India vs Bharat And Attempts To Hijack Legacy Of Freedom Movement

I am not here to argue whether the name ‘India’ is better or ‘Bharat’ is, because both are part of my identity, and I would love to preserve both because both define me. The argument to choose one is problematic for the simple reason that if one chooses ‘India’ then one is branded an ‘anti-national’ with a ‘colonial mind-set’, who approves of a ‘symbol of slavery’, and if one appreciates ‘Bharat’, then one automatically becomes patriotic, nationalist and a true Hindu. This binary is cleverly designed to divide people in the name of “‘India’ that is ‘Bharat…'”.

I find it not only reprehensible but also detestable. I know that some people are overnight pundits on the name of the country after reading a few paragraphs from Wikipedia. Without any deeper understanding of the subject, they are passing judgement and calling names. This is the sad state of affairs in our civil discourse.

What is even more disheartening is that the entire debate is sponsored by the regime, and cabinet ministers who occupy constitutional and responsible positions are engaging in toxic debates. These are the leaders who, before this debate erupted, called their rivals ‘anti-India’ or ‘India-haters’.

Rahul Gandhi’s statement in London while interacting with journalists was quoted out of context and he was branded an ‘India-hater’, a person who loves to insult India whenever he is abroad. Even Prime Minister Narendra Modi criticised Rahul Gandhi in March 2023 for “insulting India”. That means “India” was a pious word then, denoted and represented the Holy Spirit of our civilisation, which is eternal and sanatan.

These were the same ministers and leaders who labelled anyone and everyone who dared to disagree with the policies of the government and the “Hindutva” thought process as “anti-India”, and they have been doing this since Modi became Prime Minister. The debate of the Constituent Assembly was available even then; the arguments of HV Kamath, Seth Govind Das and others in favour of naming the country ‘Bharat’ were available too but nobody ever bothered to cite those to call the word ‘India’ colonial. That means that the regime and its followers never had problems with the word ‘India’. This is a new concoction, and has a purpose.

Cabinet ministers calling the word ‘India’ foreign, have no understanding of our civilisation. Both India and Bharat have their origin in our civilisational history. If traces of the word ‘India’ can be found from the time of Alexander’s invasion of our country, it was in the vocabulary of those who referred to all those living on the banks of the river Sindhu (Indus) or beyond as Indies.

The name Bharat can also be traced back to Shakuntala and Dushyant’s son Bharat. Lord Ram’s younger brother was Bharat. The debate is not about which of the names is an integral part of our living memory, because both are. The debate is how and why an attempt is being made to turn one against the other for political purposes, even if it means distorting history ruthlessly. It is this narrow, opportunistic, and pernicious use of our memory that must be contested.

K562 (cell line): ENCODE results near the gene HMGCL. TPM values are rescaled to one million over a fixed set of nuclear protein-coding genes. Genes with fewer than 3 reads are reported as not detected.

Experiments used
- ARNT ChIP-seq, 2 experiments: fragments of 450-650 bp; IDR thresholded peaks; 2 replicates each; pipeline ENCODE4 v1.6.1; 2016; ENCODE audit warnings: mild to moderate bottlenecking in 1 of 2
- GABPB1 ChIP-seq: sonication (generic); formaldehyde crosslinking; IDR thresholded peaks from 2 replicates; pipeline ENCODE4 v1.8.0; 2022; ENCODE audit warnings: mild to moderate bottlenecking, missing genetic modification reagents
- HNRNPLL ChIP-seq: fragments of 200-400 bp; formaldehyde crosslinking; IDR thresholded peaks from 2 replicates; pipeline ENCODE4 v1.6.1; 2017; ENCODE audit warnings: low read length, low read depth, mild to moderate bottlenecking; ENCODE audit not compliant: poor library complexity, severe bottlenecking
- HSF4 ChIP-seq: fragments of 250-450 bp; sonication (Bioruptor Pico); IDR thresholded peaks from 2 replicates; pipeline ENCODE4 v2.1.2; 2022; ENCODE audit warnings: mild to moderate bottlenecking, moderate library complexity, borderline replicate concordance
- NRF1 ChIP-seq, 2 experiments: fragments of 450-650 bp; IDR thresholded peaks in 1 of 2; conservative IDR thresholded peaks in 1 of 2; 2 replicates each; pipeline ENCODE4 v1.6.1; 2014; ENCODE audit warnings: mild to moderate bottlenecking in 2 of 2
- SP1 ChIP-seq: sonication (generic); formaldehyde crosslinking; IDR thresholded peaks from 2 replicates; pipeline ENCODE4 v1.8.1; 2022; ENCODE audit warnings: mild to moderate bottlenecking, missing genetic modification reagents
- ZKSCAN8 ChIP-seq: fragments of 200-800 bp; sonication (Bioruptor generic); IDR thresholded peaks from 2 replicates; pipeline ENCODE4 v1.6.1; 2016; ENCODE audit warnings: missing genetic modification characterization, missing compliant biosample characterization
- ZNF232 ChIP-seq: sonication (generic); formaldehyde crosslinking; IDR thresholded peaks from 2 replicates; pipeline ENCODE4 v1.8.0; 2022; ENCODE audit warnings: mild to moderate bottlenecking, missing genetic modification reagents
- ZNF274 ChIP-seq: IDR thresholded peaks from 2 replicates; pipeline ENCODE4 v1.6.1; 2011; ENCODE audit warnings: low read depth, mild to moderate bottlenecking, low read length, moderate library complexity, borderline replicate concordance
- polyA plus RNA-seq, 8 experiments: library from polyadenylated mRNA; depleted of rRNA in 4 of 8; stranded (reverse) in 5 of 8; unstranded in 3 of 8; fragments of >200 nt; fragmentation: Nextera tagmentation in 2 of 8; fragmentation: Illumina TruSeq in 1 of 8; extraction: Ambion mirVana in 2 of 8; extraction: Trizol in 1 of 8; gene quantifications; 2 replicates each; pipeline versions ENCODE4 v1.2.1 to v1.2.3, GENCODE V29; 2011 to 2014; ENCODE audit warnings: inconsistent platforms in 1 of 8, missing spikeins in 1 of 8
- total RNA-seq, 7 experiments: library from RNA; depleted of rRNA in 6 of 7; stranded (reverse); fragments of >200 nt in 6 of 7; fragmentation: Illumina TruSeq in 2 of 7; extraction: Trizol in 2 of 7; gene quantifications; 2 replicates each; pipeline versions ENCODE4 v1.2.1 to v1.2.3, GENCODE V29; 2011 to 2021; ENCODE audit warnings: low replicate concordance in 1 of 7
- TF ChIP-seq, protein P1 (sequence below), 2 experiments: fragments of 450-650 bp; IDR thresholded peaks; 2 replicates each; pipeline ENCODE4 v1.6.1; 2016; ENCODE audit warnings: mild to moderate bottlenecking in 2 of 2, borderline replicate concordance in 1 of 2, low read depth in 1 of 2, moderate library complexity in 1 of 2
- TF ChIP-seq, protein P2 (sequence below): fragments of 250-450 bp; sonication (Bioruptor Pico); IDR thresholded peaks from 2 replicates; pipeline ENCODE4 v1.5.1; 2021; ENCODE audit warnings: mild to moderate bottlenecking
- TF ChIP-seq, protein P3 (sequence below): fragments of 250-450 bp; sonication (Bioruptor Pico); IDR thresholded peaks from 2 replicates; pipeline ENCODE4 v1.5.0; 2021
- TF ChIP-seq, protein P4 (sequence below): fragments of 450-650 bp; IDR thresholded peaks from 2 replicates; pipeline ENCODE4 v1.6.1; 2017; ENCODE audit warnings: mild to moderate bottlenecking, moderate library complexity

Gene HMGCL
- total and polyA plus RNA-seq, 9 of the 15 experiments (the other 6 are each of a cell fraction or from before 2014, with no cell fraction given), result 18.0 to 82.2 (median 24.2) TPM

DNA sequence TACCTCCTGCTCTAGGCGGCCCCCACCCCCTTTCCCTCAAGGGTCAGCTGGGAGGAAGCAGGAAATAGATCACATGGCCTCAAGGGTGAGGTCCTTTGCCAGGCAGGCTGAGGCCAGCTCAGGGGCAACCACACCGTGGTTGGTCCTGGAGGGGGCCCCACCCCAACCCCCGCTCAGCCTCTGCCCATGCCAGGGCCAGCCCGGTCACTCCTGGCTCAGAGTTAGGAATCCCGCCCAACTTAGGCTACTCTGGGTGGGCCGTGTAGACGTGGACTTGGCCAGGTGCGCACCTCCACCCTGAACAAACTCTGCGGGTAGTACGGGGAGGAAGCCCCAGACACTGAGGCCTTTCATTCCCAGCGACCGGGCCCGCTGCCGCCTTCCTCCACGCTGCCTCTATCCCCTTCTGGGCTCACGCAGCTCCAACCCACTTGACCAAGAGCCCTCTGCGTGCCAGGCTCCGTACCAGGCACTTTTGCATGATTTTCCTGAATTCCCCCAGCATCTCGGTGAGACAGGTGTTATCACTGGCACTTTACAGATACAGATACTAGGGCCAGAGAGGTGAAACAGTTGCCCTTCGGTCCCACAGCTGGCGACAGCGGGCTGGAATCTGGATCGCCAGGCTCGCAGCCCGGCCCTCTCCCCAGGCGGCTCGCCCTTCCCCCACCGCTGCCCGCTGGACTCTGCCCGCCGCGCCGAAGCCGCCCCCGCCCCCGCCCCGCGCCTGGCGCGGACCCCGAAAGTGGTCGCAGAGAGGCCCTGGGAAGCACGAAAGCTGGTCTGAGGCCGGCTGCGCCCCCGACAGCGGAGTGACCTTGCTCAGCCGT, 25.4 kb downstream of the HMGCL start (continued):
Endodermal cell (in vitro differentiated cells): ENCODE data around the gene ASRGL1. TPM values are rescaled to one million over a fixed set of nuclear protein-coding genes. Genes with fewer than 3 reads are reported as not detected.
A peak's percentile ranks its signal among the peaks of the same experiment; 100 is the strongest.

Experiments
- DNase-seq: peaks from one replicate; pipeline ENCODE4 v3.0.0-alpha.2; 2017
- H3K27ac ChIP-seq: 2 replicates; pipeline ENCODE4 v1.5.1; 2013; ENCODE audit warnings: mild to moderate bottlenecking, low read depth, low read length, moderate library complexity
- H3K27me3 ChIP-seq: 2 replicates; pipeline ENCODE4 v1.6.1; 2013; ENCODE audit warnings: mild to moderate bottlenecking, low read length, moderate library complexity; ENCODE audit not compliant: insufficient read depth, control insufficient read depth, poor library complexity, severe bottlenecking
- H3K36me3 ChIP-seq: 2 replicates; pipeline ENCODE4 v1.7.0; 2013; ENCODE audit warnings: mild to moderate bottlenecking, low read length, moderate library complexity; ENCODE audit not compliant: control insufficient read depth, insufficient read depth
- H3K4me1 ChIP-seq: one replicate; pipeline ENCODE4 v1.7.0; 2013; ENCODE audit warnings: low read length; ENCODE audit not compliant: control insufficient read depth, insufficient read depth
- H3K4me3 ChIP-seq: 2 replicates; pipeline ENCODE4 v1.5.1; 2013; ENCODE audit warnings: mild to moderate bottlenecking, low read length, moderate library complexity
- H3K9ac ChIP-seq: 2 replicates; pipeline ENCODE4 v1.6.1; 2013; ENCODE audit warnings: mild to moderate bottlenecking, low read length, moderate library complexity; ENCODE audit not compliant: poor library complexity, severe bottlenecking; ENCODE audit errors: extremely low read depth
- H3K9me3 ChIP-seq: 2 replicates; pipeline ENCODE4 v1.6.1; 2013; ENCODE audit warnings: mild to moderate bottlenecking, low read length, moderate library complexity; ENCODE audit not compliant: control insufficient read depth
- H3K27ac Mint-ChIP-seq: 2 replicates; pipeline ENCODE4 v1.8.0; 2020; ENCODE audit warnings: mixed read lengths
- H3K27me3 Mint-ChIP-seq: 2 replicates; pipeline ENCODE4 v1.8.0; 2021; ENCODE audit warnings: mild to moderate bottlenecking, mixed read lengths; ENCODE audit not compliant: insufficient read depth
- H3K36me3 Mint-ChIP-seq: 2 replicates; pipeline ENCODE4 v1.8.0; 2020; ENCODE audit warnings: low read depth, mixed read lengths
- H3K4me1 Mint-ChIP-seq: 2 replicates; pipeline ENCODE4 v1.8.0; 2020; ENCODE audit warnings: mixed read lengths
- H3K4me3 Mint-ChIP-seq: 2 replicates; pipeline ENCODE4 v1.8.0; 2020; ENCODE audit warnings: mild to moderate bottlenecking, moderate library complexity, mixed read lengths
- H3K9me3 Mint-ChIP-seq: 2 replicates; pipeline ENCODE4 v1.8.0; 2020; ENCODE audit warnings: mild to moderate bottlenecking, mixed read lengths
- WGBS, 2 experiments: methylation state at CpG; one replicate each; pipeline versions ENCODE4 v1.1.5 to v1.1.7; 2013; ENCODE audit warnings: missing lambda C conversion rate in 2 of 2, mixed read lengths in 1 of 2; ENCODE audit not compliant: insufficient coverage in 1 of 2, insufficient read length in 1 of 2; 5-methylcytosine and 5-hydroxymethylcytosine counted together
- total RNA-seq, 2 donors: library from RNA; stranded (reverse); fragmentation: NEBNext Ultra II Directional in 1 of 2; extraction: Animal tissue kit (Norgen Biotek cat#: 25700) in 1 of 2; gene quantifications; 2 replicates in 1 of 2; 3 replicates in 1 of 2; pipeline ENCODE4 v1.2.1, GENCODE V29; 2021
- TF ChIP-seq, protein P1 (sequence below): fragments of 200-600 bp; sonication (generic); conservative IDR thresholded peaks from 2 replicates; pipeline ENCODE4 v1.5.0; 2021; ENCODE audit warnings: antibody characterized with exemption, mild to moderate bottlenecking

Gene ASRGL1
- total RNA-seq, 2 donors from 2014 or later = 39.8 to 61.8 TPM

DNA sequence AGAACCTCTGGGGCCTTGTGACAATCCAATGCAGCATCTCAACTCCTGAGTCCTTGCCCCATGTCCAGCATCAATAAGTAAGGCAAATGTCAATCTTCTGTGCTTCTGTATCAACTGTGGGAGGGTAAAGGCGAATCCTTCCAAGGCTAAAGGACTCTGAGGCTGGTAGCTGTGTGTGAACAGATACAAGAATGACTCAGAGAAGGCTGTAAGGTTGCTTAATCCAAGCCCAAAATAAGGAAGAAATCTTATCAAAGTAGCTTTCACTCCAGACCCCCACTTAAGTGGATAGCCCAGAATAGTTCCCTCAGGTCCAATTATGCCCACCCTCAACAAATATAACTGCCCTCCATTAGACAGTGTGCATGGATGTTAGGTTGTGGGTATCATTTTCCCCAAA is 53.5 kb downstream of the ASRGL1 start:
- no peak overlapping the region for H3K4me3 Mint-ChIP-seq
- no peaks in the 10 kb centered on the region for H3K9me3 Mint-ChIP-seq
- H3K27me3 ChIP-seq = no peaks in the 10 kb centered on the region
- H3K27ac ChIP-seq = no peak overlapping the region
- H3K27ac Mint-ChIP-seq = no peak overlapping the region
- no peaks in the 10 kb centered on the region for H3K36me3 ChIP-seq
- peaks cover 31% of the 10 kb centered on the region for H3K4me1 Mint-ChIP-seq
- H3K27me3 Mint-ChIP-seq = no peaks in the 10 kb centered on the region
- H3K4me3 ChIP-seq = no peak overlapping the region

The name “India that is Bharat” was adopted after a great debate in the Constituent Assembly, which, at the time, was marked by a clear ideological divide. Nevertheless, the matter was resolved with great dignity through the democratic process. One would be foolish to doubt the patriotism and nationalism of the members of the Constituent Assembly, who voted in favour of “India that is Bharat”. Each of them was a stalwart in their own right, having made sacrifices for the country, enduring years and decades in British jails, and braving the oppressive forces of British imperialism. No one dared question their understanding of our civilisation as they were intellectual giants – Baba Saheb Ambedkar, Rajendra Prasad, Chakravarty Rajagopalachari, Jawaharlal Nehru, and Sardar Vallabhbhai Patel were not only freedom fighters but also men of letters. To assume that they were prisoners of a colonial mindset is laughable and ridiculous; it’s an insult to their great sacrifice for the country.

It pains me to say this, but organisations that never participated in the freedom struggle, never fought for the country’s independence, not endured imprisonment, when countless Indians made sacrifices to give their children an Independent India, are attempting to hijack the legacy of the freedom movement. Those who did not accept the Constitution and had no respect for the tricolour are today distributing certificates of patriotism to others. Let’s not forget that these were the people who had said at the time that “the Tricolour had three colours, which was a bad omen and would not be accepted by the people”. It is also worth noting that these were the men who had rejected the Indian Constitution, saying “it had nothing that was Indian in it and was not acceptable to them”. Therefore, I am not surprised by their utterances.

This is an attempt to discredit the legacy of the freedom movement because it haunts them deeply, it gives them sleepless nights as they are reminded that they had no contribution in building the edifice of free India, brick-by-brick.

I can understand that over time, society evolves and change is necessary. However, if change is railroaded without rational thinking, it leads to catastrophe. It destroys the very foundation of the building.

The government has the mandate, and it can bring change if it wants. However, it does not have the mandate to change the universal values of the freedom movement, it does not have the mandate to restructure the Constitution, it does not have the mandate to redesign our civilizational memory and its cultural software. That requires the sanction of history and blessings of the collective wisdom of society.